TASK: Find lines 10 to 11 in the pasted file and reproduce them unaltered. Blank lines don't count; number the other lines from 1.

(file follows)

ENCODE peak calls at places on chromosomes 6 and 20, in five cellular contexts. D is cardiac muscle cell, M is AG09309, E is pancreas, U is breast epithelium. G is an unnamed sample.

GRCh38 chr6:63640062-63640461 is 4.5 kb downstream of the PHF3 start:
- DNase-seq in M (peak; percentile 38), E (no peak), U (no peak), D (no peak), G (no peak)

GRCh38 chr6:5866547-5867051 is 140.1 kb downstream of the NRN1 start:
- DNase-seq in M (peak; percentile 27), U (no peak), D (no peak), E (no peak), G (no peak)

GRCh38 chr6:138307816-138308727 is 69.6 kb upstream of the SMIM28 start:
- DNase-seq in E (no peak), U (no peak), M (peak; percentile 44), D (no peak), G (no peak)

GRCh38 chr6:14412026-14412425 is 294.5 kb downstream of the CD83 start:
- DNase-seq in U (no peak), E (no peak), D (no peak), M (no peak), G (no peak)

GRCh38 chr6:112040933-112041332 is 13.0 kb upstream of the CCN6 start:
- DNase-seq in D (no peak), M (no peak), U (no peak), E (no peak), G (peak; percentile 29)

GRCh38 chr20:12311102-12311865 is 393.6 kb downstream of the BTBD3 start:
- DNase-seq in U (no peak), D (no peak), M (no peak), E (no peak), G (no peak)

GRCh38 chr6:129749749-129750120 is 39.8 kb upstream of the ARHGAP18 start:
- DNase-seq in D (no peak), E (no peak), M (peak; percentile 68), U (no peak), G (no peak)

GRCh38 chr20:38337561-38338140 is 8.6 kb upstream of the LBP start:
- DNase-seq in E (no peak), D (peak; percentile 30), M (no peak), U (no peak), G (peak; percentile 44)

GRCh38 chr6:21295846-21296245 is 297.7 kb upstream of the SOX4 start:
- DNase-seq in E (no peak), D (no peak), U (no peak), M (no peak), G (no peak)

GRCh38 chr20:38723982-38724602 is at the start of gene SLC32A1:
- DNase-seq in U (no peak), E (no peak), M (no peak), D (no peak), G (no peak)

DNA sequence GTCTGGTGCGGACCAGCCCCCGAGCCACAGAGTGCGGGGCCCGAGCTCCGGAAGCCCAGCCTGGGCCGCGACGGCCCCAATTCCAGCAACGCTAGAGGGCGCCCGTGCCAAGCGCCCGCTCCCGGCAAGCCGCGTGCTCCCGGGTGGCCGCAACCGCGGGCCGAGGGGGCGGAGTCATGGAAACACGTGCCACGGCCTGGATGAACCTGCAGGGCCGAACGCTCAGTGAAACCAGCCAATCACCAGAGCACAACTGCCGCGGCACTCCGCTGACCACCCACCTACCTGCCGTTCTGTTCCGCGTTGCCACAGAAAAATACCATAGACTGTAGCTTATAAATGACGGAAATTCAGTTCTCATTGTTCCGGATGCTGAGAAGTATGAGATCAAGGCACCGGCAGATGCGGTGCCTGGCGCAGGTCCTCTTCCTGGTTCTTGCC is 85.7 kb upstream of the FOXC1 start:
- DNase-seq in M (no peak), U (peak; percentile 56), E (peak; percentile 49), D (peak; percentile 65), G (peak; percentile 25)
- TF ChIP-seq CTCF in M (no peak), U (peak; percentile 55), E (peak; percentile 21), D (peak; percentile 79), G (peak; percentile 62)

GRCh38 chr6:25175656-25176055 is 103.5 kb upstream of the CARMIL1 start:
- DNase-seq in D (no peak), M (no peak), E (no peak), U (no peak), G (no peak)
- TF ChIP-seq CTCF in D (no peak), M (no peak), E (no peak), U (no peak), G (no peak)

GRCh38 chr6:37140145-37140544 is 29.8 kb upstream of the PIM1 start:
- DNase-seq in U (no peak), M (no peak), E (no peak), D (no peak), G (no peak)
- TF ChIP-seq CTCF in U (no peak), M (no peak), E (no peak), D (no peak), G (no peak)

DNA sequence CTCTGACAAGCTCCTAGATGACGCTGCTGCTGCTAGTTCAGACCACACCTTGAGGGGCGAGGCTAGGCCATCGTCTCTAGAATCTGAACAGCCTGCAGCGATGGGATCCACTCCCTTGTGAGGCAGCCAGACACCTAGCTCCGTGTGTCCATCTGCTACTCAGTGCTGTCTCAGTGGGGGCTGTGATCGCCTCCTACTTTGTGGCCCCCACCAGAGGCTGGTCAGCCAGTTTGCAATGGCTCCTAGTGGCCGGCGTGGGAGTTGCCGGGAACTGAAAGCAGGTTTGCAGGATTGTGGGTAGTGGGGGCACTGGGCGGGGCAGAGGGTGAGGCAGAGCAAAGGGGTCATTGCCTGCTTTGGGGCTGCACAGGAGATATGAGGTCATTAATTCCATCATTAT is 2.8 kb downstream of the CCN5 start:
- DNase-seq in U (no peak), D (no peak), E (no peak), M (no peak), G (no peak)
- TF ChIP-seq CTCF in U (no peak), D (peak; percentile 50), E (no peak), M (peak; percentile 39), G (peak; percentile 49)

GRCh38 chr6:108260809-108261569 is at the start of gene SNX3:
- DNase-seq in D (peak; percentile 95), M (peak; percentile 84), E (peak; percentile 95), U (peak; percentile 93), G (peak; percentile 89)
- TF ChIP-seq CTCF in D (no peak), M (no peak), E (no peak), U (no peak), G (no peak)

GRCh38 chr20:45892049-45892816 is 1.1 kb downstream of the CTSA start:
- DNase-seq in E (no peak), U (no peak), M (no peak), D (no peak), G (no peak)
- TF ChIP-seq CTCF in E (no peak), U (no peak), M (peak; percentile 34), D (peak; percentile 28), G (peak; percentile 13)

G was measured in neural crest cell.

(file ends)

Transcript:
GRCh38 chr6:112040933-112041332 is 13.0 kb upstream of the CCN6 start:
- DNase-seq in D (no peak), M (no peak), U (no peak), E (no peak), G (peak; percentile 29)